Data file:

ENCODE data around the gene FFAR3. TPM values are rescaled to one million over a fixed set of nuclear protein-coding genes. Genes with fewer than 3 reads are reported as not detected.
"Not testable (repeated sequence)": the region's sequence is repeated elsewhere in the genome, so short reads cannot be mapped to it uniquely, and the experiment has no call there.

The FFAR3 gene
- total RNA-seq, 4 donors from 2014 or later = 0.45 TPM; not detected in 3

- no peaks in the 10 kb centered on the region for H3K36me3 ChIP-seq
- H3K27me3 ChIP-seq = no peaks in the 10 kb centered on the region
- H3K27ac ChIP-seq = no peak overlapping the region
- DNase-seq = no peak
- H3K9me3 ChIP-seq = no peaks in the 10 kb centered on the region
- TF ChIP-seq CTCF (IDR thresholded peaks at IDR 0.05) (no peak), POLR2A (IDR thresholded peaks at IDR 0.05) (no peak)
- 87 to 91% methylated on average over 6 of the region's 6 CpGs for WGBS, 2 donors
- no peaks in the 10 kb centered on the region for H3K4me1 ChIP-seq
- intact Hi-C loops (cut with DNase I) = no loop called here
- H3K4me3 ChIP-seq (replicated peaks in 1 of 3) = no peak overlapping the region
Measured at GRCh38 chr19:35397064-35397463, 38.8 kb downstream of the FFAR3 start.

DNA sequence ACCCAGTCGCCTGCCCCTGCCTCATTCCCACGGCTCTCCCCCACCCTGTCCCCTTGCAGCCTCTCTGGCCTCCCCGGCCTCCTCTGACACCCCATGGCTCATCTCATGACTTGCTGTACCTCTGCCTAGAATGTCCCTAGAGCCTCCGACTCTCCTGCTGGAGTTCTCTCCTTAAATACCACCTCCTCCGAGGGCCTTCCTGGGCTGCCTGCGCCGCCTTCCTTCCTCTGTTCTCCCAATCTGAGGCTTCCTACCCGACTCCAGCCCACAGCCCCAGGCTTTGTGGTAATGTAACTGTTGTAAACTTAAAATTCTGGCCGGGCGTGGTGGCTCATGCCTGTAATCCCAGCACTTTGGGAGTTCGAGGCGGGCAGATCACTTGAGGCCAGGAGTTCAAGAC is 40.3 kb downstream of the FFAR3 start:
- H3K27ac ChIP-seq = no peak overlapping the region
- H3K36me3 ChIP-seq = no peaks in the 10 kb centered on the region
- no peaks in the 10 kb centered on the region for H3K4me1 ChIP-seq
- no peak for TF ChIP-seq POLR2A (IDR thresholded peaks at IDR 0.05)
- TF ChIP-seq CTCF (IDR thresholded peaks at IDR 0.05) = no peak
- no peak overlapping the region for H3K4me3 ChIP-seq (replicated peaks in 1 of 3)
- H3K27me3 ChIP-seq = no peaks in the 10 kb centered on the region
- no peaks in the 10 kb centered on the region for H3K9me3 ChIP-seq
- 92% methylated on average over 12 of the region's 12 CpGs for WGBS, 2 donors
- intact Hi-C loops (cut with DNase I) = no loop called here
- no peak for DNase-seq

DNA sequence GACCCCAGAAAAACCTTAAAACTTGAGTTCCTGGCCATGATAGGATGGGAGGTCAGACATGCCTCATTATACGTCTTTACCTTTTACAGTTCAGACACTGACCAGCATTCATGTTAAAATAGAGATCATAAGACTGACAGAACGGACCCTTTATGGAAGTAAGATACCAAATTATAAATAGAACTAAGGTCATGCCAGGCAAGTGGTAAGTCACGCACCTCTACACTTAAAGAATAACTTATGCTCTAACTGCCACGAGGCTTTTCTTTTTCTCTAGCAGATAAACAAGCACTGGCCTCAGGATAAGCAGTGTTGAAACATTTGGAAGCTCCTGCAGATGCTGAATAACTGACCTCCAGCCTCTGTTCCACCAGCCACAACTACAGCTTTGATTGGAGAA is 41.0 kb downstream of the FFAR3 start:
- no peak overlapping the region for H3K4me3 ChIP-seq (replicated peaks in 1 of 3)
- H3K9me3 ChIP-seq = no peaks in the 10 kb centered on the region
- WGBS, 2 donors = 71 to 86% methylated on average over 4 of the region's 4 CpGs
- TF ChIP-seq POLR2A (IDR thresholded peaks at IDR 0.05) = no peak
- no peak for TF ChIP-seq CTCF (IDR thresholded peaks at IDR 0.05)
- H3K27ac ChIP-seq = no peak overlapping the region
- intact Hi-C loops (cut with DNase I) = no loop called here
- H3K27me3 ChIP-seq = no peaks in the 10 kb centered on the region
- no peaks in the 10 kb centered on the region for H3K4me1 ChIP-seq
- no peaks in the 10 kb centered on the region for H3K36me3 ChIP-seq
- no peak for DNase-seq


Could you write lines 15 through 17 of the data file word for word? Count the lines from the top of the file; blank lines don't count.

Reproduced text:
Measured at GRCh38 chr19:35397064-35397463, 38.8 kb downstream of the FFAR3 start.

DNA sequence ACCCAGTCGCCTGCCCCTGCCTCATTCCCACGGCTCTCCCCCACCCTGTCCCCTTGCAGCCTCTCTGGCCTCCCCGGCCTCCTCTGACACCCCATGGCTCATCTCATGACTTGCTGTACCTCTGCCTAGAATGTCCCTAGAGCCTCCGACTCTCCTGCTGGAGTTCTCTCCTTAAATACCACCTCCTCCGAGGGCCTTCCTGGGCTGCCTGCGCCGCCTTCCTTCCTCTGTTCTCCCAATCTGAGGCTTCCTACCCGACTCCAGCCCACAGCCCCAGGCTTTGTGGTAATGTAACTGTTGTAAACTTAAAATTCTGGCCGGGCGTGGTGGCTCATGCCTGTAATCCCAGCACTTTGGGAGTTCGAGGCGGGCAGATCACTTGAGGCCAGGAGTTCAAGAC is 40.3 kb downstream of the FFAR3 start:
- H3K27ac ChIP-seq = no peak overlapping the region